Seed Grant Profile
Surgical Planning for Reconstruction of Complex Congenital Heart Defects
Through advances in image processing, engineers are now able to reconstruct and manipulate accurate 3D representations of patient anatomy. This technology provides the ability for surgeons to virtually operate on their patients and plan the course of action before making an incision. The underlying hypothesis for the development of such tools is that, by providing the surgeon with the capability to visualize, manipulate, and evaluate 3D patient-specific surgical options prior to operation, the optimal approach for reconstruction will be implemented more frequently, thus improving patient outcomes. An example of such tools has been developed at Georgia Tech for the limited and specific purpose of optimizing Fontan repairs in single ventricle patients; however, this concept has the potential to benefit many more patients by applying it to a broader range of surgical indications. Therefore, the purpose of this study is to further develop, implement, and validate a surgical planning framework for a new class of patients, those requiring complex cardiac reconstruction due to congenital heart defects. Examples include, but are not limited to, double outlet right ventricle; unbalanced complete or partial atrioventricular septal defects; heterotaxy patients requiring complex intra-atrial baffling; and pulmonary atresia/intact ventricular septum with marginal RV size.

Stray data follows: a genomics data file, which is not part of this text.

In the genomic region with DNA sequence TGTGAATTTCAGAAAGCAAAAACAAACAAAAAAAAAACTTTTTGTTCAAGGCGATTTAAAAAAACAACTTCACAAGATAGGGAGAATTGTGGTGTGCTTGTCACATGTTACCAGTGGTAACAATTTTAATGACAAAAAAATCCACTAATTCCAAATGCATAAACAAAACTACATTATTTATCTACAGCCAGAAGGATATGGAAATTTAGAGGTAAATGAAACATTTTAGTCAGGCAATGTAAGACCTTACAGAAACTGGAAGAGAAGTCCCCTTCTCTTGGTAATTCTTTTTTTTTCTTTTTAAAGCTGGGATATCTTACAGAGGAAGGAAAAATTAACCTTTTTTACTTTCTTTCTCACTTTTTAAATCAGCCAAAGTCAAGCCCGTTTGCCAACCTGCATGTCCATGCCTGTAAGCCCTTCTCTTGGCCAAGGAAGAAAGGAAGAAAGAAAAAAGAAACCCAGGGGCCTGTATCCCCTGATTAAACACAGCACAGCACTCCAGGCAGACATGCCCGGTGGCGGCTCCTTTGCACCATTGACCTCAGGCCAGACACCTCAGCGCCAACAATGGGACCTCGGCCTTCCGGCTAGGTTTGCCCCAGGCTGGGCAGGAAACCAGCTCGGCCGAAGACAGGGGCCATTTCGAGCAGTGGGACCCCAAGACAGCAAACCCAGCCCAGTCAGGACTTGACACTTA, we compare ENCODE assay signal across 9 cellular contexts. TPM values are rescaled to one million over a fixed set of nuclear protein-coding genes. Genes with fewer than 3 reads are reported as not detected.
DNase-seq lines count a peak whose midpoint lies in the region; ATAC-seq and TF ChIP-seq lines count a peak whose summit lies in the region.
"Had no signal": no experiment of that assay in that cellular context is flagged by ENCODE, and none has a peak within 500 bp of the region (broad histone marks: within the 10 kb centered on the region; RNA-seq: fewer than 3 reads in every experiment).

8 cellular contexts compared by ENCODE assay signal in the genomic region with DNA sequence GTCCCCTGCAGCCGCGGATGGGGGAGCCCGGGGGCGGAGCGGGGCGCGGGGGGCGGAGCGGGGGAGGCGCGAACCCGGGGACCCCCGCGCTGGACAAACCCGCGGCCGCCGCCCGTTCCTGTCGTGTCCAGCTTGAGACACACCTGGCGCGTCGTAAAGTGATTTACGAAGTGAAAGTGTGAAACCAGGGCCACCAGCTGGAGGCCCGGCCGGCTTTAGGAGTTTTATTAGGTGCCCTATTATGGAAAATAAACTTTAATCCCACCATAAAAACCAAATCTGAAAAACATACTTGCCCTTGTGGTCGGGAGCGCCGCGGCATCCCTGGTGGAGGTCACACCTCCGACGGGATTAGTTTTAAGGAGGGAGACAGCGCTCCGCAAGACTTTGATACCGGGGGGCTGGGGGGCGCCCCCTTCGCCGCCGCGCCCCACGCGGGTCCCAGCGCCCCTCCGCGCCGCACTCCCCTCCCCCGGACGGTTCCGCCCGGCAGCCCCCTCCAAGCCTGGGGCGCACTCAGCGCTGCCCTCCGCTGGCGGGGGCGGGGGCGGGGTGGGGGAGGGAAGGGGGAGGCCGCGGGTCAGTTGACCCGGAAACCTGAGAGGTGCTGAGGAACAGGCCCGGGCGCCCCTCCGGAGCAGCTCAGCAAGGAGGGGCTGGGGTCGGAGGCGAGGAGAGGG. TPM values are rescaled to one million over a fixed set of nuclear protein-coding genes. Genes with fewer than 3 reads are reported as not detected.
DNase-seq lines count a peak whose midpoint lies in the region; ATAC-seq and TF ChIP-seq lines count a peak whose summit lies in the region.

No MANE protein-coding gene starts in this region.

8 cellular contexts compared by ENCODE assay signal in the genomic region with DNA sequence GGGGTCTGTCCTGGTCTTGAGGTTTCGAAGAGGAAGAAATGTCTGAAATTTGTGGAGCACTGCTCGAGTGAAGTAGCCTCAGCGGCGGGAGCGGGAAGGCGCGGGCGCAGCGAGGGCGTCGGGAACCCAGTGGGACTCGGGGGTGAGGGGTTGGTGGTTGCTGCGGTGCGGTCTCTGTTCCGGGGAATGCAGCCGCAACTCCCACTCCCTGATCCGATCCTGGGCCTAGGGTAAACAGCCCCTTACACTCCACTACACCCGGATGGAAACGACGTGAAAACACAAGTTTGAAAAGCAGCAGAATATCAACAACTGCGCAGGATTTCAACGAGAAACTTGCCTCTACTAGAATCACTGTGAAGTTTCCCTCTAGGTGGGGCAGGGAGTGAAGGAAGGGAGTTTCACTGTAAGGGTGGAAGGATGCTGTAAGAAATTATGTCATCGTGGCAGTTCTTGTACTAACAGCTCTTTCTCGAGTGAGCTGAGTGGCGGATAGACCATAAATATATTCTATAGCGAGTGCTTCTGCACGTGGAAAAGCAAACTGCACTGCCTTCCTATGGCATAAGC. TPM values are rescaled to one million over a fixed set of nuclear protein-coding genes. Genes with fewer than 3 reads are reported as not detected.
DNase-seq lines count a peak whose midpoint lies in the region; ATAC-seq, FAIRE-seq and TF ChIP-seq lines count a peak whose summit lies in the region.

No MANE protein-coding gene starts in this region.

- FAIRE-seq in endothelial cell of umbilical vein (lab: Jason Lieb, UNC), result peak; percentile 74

Investigators: William Border (Children's Healthcare of Atlanta/Emory), Kirk Kanter (Children's Healthcare of Atlanta/Emory), Jarek Rossignac, Ph.D. (GT, Interactive Computing), Ajit Yoganathan (GT, Biomedical Engineering)